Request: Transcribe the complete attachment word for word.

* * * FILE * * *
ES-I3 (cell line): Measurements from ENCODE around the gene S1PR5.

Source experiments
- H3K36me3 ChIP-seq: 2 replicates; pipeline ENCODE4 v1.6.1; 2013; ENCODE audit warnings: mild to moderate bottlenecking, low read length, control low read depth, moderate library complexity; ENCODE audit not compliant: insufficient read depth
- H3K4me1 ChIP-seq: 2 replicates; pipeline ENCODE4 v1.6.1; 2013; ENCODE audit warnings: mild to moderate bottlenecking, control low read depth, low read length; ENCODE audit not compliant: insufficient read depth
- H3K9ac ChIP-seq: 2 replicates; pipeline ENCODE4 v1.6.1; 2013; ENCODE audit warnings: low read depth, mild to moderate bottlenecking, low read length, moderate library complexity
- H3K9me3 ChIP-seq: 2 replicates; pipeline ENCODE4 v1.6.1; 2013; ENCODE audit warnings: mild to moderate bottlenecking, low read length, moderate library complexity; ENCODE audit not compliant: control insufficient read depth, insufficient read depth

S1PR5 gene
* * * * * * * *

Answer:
ES-I3 (cell line): Measurements from ENCODE around the gene S1PR5.

Source experiments
- H3K36me3 ChIP-seq: 2 replicates; pipeline ENCODE4 v1.6.1; 2013; ENCODE audit warnings: mild to moderate bottlenecking, low read length, control low read depth, moderate library complexity; ENCODE audit not compliant: insufficient read depth
- H3K4me1 ChIP-seq: 2 replicates; pipeline ENCODE4 v1.6.1; 2013; ENCODE audit warnings: mild to moderate bottlenecking, control low read depth, low read length; ENCODE audit not compliant: insufficient read depth
- H3K9ac ChIP-seq: 2 replicates; pipeline ENCODE4 v1.6.1; 2013; ENCODE audit warnings: low read depth, mild to moderate bottlenecking, low read length, moderate library complexity
- H3K9me3 ChIP-seq: 2 replicates; pipeline ENCODE4 v1.6.1; 2013; ENCODE audit warnings: mild to moderate bottlenecking, low read length, moderate library complexity; ENCODE audit not compliant: control insufficient read depth, insufficient read depth

S1PR5 gene